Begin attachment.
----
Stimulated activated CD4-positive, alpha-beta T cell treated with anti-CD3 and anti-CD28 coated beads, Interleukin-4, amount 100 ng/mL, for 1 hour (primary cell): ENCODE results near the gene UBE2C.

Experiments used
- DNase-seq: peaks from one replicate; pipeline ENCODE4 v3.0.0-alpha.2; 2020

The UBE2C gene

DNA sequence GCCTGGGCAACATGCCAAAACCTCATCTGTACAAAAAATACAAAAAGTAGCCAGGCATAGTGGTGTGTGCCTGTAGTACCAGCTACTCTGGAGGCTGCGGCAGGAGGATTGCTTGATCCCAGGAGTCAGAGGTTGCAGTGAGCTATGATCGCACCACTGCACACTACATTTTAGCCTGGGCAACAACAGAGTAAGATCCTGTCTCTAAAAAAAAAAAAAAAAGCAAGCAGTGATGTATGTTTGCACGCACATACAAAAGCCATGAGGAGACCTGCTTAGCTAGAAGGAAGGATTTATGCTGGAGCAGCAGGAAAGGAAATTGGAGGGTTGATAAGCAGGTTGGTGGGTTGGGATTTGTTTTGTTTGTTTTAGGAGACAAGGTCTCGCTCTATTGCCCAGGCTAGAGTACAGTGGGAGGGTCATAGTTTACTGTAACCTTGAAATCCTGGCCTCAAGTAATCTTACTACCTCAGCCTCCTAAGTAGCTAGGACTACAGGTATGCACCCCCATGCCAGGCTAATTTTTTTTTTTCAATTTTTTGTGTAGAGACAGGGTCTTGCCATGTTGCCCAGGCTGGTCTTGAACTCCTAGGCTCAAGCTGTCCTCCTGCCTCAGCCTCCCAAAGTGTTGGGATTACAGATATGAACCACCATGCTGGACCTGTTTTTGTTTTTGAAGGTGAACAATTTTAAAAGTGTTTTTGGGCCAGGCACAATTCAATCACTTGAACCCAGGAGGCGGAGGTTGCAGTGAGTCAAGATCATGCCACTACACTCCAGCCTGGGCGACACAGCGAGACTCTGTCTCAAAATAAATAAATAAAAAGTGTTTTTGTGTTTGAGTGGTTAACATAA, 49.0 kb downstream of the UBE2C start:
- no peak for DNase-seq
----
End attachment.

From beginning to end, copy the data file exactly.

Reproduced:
Stimulated activated CD4-positive, alpha-beta T cell treated with anti-CD3 and anti-CD28 coated beads, Interleukin-4, amount 100 ng/mL, for 1 hour (primary cell): ENCODE results near the gene UBE2C.

Experiments used
- DNase-seq: peaks from one replicate; pipeline ENCODE4 v3.0.0-alpha.2; 2020

The UBE2C gene

DNA sequence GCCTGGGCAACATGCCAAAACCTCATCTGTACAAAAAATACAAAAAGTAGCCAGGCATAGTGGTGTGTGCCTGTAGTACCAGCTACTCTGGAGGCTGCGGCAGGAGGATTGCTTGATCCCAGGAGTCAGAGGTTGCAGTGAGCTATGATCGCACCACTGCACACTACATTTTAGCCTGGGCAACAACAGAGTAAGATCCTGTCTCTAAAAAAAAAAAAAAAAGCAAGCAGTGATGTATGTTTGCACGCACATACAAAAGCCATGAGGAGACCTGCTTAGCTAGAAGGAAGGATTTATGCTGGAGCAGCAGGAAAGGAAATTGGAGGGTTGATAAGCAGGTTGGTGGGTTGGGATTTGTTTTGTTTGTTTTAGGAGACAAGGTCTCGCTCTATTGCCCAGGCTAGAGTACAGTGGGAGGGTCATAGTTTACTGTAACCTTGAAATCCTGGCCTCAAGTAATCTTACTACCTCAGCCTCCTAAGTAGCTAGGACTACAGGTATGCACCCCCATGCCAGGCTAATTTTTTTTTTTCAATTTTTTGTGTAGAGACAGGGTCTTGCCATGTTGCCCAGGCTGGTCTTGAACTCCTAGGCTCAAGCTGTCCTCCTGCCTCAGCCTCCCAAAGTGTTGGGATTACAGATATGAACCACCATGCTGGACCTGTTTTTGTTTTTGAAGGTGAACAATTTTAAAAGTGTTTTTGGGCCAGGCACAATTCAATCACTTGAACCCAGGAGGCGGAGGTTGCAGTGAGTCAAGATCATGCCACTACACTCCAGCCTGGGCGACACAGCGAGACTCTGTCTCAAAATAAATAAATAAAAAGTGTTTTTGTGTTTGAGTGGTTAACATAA, 49.0 kb downstream of the UBE2C start:
- no peak for DNase-seq